Bad news was reveled in the consumer confidence numbers that came out a week or so ago. Consumer confidence sank to the lowest level in nearly a decade. Many feel that it’s only a matter of time before the gloom translates into a drop in spending. The Conference Board, a private business research group, said confidence fell for the third month in a row.
Also a series of downbeat U.S. economic data reflecting higher-than-expected wholesale inflation, a record U.S. trade deficit, and higher weekly jobless claims played with the market. Additionally, a report from the Federal Reserve Bank of Philadelphia reported a steeper-than-expected drop in business conditions. The report pointed to a sharp manufacturing slowdown in the mid-Atlantic region, and dampened prospects for a rebound at factories nationwide. It said its index of business conditions fell to 2.3 in February, from 11.2 in January, though it still pointed to an expanding regional manufacturing sector. (a reading above zero indicates growth)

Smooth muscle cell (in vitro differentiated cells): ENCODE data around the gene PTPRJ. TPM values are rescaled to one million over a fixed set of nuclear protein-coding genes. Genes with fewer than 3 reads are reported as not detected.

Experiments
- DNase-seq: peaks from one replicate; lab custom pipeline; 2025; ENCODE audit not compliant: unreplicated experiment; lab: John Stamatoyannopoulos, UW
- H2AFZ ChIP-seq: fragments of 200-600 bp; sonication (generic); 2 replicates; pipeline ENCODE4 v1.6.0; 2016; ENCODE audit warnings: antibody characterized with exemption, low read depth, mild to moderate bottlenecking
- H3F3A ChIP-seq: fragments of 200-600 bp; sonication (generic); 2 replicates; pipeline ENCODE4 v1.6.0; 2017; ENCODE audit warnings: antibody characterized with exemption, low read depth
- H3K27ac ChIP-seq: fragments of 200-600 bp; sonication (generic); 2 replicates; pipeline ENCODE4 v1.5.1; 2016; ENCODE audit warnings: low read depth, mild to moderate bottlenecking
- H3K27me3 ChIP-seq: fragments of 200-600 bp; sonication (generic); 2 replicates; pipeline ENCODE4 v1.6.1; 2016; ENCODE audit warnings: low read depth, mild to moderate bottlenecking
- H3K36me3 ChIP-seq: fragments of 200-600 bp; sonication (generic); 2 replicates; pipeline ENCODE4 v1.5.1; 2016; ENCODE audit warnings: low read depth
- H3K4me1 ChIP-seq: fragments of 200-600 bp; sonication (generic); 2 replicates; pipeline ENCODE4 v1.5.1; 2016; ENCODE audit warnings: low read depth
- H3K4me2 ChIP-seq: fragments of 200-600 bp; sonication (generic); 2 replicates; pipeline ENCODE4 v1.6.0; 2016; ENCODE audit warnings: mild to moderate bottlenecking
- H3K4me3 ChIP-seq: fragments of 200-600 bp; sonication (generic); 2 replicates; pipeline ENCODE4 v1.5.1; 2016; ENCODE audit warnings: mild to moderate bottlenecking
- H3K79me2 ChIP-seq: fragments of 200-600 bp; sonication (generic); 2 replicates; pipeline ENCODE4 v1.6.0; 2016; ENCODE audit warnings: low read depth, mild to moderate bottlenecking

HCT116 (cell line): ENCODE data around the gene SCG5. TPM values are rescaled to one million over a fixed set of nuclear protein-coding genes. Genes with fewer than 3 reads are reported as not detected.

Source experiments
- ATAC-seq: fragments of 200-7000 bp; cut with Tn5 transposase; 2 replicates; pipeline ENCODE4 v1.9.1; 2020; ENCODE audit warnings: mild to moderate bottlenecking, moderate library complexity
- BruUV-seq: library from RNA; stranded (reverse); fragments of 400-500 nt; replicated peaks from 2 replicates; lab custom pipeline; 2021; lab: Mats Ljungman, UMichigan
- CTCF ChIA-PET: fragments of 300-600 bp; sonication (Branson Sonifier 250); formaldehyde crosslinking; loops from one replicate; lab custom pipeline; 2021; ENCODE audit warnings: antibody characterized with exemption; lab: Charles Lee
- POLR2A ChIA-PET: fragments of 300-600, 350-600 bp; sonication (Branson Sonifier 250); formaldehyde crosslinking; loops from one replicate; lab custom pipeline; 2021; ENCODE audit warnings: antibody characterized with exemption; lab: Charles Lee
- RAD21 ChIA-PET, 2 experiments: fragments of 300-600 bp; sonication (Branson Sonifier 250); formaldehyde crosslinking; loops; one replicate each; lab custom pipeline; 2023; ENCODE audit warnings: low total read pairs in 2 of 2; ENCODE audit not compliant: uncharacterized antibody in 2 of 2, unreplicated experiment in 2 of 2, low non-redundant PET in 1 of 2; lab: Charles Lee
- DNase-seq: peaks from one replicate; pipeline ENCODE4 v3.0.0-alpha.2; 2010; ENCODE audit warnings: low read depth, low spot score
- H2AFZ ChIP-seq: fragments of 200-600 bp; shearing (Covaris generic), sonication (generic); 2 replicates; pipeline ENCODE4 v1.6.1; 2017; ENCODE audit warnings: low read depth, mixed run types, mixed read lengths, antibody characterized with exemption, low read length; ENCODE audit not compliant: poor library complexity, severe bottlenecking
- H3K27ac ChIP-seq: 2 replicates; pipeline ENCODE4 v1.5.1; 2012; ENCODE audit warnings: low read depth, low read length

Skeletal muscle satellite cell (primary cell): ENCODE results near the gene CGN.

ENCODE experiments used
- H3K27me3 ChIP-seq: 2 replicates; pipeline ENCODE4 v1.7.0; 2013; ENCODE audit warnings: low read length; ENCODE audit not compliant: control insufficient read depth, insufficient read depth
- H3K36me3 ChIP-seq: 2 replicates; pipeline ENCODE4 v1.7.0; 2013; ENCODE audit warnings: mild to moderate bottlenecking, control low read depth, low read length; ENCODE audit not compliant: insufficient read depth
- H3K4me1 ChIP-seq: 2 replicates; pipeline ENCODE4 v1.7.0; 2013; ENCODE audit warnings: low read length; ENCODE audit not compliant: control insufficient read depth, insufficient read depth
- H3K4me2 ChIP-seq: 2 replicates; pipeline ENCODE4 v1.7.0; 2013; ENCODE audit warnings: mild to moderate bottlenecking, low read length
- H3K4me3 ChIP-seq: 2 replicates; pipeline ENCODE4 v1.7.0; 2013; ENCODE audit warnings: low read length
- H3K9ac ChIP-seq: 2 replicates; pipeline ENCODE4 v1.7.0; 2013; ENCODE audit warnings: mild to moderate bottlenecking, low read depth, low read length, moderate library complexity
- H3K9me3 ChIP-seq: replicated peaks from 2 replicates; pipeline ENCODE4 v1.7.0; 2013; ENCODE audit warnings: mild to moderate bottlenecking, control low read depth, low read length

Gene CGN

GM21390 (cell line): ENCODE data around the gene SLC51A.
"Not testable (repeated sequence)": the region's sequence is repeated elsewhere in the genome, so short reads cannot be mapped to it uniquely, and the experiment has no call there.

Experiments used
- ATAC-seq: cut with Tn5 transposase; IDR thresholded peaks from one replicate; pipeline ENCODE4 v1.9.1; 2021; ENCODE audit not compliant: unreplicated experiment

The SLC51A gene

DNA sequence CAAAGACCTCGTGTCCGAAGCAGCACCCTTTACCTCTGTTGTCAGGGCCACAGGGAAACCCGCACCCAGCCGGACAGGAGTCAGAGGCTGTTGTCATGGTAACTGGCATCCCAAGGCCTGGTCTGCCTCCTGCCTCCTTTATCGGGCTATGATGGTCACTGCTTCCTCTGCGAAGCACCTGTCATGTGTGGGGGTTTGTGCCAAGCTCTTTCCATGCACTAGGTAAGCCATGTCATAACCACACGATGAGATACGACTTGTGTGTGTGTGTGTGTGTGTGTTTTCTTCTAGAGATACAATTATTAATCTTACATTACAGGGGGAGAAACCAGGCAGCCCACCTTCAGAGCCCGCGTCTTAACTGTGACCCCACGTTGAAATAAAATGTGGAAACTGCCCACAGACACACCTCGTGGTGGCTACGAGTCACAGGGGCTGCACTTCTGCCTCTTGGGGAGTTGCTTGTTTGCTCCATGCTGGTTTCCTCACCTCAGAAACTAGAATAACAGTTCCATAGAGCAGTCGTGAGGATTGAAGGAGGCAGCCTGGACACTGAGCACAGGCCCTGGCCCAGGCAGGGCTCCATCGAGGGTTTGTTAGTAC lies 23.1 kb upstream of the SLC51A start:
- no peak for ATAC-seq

In other economic news, the government said the U.S. trade deficit unexpectedly jumped 10.6 percent in December to a record $44.2 billion. The gap, due to rising imports and falling exports, far exceeded the $38.80 billion estimate. A second report showed prices paid to U.S. producers in January soared at their fastest pace in more than a decade, pushed up in part by rising energy costs and showing more evidence of inflation in the economy than expected.
All of this amounts to considerable concerns about the economy. But are they really justified? If we compare to the first Gulf War, we find we are in pretty good shape. Inflation is about 4.0 percentage points lower than in 1990. The jobless rate in December 1990 was 6.4 percent, versus 5.7 percent in January 2003. Thirty-year mortgage rates are below 6.0 percent now, compared with 9.7 percent in late 1990. Not to mention the stock market is still significantly above the 1990 levels.
So is it possible that our expectations have changed for what we consider a good economy? Do we need to see the stock market rise to all time highs before we feel the economy is really clicking? Or maybe more importantly, do you ever really know how good you have it until you lose it?